Updated: Jun 12, 2019
by Myrrhanda Novak
What would happen if women shifted their mindset to acknowledge the value of putting their needs first? Yes. First. What if we put our own needs before the needs of our spouse, friends, or even our children? What if, instead of being tired and emotionally fragile most of the time, we saw caring for ourselves as our highest calling? If you think that sounds selfish, think again.
Gracy is a podcaster, author and self-care coach who shares with us how practicing meaningful self-care can truly help us transform our lives and the world around us.
In our conversation, she goes on to explain that creating boundaries and expecting others to support you in taking care of yourself is not selfish. Learning what you need to stay grounded is not selfish.
I love this message, because I think we often define selfishness all wrong. Caring for ourselves is actually a gift we give the world. We’re selfish (and almost certainly unhappy) when we stop caring for ourselves and expect other people to meet our needs.
Let’s pause here. I think this is life changing for some of us. Understanding this idea was critical to my mental health. So, again. We are not being unreasonable or self-absorbed when we find ways to take care of ourselves. Leaving a messy kitchen so you can go for a walk and process a mess in your mind – that’s the opposite of selfish. I become unreasonable, stressed, impatient and angry when I place the responsibility of filling my tank on my kids, my spouse or anyone other than my own self.
“I find there’s a lot of healing that happens, almost like a re-parenting process when we do start taking better care of ourselves and give ourselves what we need and we stop looking for other people to meet our needs,” explains Gracy. “It’s really painful, but it’s also super empowering to be like – you know what – I’m going to do this and I’m going to stand for myself and I’m going to take care of myself.”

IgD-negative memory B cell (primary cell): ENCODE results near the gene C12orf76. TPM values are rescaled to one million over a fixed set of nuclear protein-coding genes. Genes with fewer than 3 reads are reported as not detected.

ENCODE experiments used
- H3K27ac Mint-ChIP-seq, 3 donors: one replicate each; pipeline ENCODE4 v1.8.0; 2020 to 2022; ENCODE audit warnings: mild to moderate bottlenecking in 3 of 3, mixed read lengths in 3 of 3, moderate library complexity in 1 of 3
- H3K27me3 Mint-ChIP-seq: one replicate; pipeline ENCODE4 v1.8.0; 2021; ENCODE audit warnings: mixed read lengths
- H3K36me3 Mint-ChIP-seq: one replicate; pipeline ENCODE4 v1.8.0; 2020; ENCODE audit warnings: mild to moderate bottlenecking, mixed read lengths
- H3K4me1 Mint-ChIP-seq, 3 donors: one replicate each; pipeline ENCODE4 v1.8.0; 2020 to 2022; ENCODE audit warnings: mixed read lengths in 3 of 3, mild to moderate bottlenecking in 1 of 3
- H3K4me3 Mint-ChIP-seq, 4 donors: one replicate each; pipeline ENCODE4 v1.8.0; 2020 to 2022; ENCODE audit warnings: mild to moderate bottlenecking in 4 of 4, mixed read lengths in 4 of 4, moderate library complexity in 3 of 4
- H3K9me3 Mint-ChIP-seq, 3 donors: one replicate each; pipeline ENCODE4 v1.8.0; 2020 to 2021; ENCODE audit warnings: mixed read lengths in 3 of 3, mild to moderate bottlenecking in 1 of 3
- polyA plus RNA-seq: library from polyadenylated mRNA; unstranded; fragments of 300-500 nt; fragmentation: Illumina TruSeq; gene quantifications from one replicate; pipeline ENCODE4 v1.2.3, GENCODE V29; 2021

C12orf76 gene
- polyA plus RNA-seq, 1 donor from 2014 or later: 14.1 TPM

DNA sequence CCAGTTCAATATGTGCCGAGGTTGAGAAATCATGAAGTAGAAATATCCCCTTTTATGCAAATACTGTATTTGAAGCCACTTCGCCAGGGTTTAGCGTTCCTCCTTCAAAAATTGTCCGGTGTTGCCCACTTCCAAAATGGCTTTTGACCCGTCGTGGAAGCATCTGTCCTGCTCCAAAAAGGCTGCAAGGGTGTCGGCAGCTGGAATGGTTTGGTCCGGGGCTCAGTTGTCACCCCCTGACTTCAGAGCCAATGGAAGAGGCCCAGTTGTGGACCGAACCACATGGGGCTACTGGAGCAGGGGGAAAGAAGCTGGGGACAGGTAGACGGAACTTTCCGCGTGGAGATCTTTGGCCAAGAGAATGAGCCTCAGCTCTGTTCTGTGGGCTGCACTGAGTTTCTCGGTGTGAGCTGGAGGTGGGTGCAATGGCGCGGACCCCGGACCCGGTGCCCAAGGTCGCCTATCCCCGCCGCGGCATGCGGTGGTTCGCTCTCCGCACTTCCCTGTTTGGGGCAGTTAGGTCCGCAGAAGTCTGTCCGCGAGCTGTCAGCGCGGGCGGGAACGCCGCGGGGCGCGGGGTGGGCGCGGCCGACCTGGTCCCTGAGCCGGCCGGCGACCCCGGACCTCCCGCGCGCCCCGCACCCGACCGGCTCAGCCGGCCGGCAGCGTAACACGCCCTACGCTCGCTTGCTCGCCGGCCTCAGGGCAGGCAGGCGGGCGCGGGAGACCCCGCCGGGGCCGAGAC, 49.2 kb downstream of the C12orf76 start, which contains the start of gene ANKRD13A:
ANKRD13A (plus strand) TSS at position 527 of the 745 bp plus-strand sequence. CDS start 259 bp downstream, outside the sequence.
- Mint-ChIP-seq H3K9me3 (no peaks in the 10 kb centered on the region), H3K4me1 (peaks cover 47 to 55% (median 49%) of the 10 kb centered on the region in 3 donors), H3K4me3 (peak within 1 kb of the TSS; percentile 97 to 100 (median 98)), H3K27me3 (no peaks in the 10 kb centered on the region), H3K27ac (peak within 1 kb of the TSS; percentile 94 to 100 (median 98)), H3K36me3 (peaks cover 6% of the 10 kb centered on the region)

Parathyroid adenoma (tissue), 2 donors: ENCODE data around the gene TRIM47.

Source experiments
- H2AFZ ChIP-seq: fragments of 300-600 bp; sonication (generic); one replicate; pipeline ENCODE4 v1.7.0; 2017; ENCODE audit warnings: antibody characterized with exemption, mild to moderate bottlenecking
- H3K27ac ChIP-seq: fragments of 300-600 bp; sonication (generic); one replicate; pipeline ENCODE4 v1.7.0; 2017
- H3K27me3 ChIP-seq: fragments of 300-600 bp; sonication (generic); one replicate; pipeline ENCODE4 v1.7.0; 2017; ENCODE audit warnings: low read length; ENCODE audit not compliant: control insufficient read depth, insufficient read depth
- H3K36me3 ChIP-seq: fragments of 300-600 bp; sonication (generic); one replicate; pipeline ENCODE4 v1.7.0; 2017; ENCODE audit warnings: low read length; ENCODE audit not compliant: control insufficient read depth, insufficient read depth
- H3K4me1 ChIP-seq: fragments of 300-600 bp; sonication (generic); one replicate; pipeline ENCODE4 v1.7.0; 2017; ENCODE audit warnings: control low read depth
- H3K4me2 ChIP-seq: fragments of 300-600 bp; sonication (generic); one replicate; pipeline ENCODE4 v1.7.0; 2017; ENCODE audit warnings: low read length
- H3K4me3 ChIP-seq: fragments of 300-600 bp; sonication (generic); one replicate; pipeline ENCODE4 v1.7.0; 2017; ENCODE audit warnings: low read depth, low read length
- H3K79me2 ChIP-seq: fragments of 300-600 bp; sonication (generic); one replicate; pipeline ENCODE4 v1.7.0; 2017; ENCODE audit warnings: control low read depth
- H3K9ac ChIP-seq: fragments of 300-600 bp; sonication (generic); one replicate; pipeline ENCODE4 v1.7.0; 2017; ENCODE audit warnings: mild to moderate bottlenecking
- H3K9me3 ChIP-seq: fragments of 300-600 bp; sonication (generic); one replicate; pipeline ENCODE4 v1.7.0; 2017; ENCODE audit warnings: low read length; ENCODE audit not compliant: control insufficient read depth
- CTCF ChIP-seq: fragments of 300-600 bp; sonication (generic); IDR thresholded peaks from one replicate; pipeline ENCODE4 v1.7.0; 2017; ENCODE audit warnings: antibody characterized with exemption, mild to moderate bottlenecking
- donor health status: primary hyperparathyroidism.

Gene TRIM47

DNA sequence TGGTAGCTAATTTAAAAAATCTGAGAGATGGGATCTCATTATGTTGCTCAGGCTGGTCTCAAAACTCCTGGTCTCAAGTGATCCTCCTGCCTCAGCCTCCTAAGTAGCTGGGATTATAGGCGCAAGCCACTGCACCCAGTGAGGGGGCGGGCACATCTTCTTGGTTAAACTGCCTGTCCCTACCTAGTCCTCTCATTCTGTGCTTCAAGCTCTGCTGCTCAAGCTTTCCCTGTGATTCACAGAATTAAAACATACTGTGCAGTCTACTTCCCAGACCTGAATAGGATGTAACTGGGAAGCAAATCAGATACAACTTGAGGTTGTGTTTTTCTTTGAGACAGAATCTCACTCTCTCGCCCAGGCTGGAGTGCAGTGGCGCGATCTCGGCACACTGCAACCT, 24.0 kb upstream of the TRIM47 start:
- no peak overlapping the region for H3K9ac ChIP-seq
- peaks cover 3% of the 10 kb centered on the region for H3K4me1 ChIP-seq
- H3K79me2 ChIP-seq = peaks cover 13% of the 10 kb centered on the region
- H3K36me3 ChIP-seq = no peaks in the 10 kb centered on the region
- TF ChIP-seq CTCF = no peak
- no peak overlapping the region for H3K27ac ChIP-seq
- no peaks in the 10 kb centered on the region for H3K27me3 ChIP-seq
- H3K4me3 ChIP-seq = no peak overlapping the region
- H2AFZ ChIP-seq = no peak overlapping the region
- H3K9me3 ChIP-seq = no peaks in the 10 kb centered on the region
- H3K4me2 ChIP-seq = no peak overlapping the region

Maybe, like me, the thought of telling someone that you put yourself first makes you uncomfortable. But we should feel encouraged knowing that we're in good company.
Michelle Obama is one example of a woman who clearly believes in public service, and has been quoted several times as saying that she puts herself first. When asked in a 2011 interview if that was selfish, she had a wonderful response: “No, no, it's practical. It's something that I found I needed to do for quite some time… a lot of times we just slip pretty low on our own priority list because we're so busy caring for everyone else. And one of the things that I want to model for my girls is investing in themselves as much as they invest in others."
When you consider this along with the tremendous wisdom shared by our recent guests Alida Steele and Gracy, it suggests that women who put themselves first actually create more meaning in their lives and do more of what truly matters to them. Ultimately, they’re able to contribute more because they take the time to invest in themselves first.
I am still figuring this all out, but here are some highlights of lessons from my conversation with Gracy that are helping me right now.
· LET GO OF NEEDING OTHER PEOPLE’S APPROVAL
· CULTIVATE COMMUNITY
· VALUE SMALL STEPS
· BE KIND AND GENTLE WITH YOURSELF (AND OTHERS, TOO)
Let’s be real – not everyone in your life is going to roll out the red carpet when you decide to make self-care a greater priority. And even if they do, it will take time to develop new habits. So manage your expectations, be patient, and know that you’re worth it. What’s good for you is good for everybody.
Listen now to hear more on each of these points and share your thoughts in the JOIN THE CONVERSATION section at the bottum of our home page or right here on the blog. We love to include comments in the reflection show.